Premier Dwight Ball said, “Today marks the global recognition of Newfoundland and Labrador as a preferred location for deepwater production. Equinor and Husky’s commitment and investment in this project highlights the attractiveness of our industry and the potential that exists within this province in our offshore. This government is dedicated to bringing economic activity to our doorstep and the Bay du Nord Project will provide significant benefits including new employment opportunities over the life of the project. With today’s announcement, we take our first step into the new frontier, we mark a new era of deep-water exploration as well as the opening of a new basin – the Flemish Pass. The future of our offshore begins today.”

    “The announcement of a framework agreement for the development of the Bay du Nord Project opens the next basin, establishes a deepwater field and will drive subsea development. It is an important step in achieving Advance 2030 – The Way Forward in Oil and Gas which is driven by an innovative, sustainable, local industry that is globally competitive, environmentally responsible, and maximizes benefits to the people of the province”, said Honourable Siobhan Coady, Minister of Natural Resources.

    The welcome announcement included the plans of the Government of Newfoundland to join forces with EQUINOR (formerly Statoil) and become a 10% equity stakeholders in the project.  Bay de Nord as it will mean more equity for the province in royalties, profit shares, and tax gains.  The government of Newfoundland and Labrador predicts a return of a whopping $3.5 billion over the life of the project.

    The $6.8 billion to develop the Bay du Nord project means more jobs for the province and more contractors for major and subcontractors to the project. $3.4 billion of the spending is expected to take place in Newfoundland over the course of the project during the development phase, and as a result in-province employment of 22.3 million person hours over the life of the project will occur. (approximately 11,000 person years); an additional 500 jobs increased in the offshore Newfoundland oil patch, during operations phase of the project.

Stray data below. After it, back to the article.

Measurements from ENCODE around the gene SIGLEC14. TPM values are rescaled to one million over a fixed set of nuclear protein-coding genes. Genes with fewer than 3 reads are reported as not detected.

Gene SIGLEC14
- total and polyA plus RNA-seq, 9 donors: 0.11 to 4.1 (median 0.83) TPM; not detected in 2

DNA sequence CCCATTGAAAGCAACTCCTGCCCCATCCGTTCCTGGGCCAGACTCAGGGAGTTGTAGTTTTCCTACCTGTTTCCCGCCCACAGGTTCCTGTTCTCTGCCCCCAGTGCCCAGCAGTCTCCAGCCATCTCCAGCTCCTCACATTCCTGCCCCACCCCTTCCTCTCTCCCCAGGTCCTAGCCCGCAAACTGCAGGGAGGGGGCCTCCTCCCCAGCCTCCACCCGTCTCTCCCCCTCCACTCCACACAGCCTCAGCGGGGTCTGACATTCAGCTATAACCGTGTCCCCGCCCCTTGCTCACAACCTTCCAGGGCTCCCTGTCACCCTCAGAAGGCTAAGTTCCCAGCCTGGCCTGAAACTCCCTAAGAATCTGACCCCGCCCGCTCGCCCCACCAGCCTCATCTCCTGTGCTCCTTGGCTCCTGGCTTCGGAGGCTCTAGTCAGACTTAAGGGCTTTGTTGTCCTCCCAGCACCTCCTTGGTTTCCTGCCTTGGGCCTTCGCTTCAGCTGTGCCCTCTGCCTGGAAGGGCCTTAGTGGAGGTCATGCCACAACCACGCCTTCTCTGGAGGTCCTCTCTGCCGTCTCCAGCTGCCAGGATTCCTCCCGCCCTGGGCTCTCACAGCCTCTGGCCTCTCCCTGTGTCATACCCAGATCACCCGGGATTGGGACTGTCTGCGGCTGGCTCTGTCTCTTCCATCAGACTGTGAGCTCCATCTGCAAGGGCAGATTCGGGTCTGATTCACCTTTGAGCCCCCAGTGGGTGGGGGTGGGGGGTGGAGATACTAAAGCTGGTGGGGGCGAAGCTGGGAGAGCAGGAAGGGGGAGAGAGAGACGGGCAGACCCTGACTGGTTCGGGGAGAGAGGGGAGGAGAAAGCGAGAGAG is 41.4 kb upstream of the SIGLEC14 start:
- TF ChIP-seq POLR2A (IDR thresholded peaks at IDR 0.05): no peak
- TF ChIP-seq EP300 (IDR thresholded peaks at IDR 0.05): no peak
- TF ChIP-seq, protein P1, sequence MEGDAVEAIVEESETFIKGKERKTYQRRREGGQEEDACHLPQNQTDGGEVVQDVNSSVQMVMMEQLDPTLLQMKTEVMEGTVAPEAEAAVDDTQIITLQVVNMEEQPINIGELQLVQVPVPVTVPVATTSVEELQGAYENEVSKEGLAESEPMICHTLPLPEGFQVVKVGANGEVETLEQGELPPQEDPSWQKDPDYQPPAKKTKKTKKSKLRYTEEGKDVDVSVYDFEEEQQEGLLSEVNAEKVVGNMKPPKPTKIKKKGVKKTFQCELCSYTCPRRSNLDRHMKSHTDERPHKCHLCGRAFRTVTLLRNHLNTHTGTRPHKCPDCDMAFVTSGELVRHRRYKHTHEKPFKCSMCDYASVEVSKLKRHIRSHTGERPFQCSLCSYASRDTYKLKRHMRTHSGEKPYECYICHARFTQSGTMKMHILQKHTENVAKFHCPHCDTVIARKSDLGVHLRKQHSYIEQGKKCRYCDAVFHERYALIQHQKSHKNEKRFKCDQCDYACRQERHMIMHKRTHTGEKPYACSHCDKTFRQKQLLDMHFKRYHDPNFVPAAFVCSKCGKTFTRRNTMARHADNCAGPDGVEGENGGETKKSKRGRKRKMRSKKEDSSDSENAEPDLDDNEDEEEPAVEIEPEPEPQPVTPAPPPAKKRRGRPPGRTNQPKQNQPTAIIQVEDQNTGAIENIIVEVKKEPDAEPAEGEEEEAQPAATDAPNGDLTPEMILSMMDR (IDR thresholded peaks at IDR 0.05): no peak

What is an FPSO?

    floating production storage and offloading (FPSO) unit is a floating vessel used by the offshore oil and gas industry for the production and processing of hydrocarbons, and for the storage of oil. A FPSO vessel is designed to receive hydrocarbons produced by itself or from nearby platforms or subsea template, process them, and store oil until it can be offloaded onto a tanker or, less frequently, transported through a pipeline. FPSOs are preferred in frontier offshore regions as they are easy to install, and do not require a local pipeline infrastructure to export oil. FPSOs can be a conversion of an oil tanker or can be a vessel built specially for the application. A vessel used only to store oil (without processing it) is referred to as a floating storage and offloading (FSO) vessel.  (Wikipedia)

    Sources: Equinor, Government of Newfoundland and Labrador, Wikipedia